Tales eBook

This eBook from the Gutenberg Project consists of approximately 328 pages of information about Tales.
Nor good nor evil can you beings name,
Who are but rooks and castles in the game;
Superior natures with their puppets play,
Till, bagg’d or buried, all are swept away.” 
   Such were the notions of a mind to ill
Now prone, but ardent and determined still: 
Of joy now eager, as before of fame,
And screen’d by folly when assail’d by shame,
Deeply he sank; obey’d each passion’s call,
And used his reason to defend them all. 
   Shall I proceed, and step by step relate
The odious progress of a Sinner’s fate? 
No—­let me rather hasten to the time
(Sure to arrive!) when misery waits on crime. 
   With Virtue, prudence fled; what Shore possessed
Was sold, was spent, and he was now distressed: 
And Want, unwelcome stranger, pale and wan,
Met with her haggard looks the hurried man: 
His pride felt keenly what he must expect
From useless pity and from cold neglect. 
   Struck by new terrors, from his friends he fled,
And wept his woes upon a restless bed;
Retiring late, at early hour to rise,
With shrunken features, and with bloodshot eyes: 
If sleep one moment closed the dismal view,
Fancy her terrors built upon the true: 
And night and day had their alternate woes,
That baffled pleasure, and that mock’d repose;
Till to despair and anguish was consign’d
The wreck and ruin of a noble mind. 
   Now seized for debt, and lodged within a jail,
He tried his friendships, and he found them fail;
Then fail’d his spirits, and his thoughts were all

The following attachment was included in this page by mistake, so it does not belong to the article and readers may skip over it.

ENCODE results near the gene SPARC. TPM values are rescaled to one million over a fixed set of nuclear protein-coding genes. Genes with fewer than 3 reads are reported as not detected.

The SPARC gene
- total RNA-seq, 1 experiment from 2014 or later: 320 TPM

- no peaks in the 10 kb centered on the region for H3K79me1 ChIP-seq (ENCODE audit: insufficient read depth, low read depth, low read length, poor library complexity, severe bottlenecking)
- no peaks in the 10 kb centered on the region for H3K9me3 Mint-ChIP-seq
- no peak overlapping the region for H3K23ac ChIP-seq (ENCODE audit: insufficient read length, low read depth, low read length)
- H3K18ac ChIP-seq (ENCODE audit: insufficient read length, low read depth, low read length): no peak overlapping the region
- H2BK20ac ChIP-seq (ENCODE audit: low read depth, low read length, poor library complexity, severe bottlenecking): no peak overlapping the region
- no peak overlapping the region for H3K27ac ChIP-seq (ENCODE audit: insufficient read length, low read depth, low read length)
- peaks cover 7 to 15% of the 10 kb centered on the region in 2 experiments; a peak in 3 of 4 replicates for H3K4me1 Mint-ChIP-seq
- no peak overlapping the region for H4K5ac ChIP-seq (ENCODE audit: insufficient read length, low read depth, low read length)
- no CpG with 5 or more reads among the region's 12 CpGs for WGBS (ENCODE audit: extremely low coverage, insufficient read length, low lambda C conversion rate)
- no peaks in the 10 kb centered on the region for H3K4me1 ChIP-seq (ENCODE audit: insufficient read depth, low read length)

Fix’d on his sins, his sufferings, and his fall: 
His ruffled mind was pictured in his face,
Once the fair seat of dignity and grace: 
Great was the danger of a man so prone
To think of madness, and to think alone;
Yet pride still lived, and struggled to sustain
The drooping spirit and the roving brain;
But this too fail’d:  a Friend his freedom gave,
And sent him help the threat’ning world to brave;
Gave solid counsel what to seek or flee,
But still would stranger to his person be: 
In vain! the truth determined to explore,
He traced the Friend whom he had wrong’d before. 
   This was too much; both aided and advised
By one who shunn’d him, pitied, and despised: 
He bore it not; ’twas a deciding stroke,
And on his reason like a torrent broke: 
In dreadful stillness he appear’d a while,
With vacant horror and a ghastly smile;
Then rose at once into the frantic rage,
That force controlled not, nor could love assuage. 
   Friends now appear’d, but in the Man was seen
The angry Maniac, with vindictive mien;
Too late their pity gave to care and skill
The hurried mind and ever-wandering will: 
Unnoticed pass’d all time, and not a ray
Of reason broke on his benighted way;
But now he spurn’d the straw in pure disdain,
And now laugh’d loudly at the clinking chain. 
   Then, as its wrath subsided by degrees,
Project Gutenberg
Tales from Project Gutenberg. Public domain.
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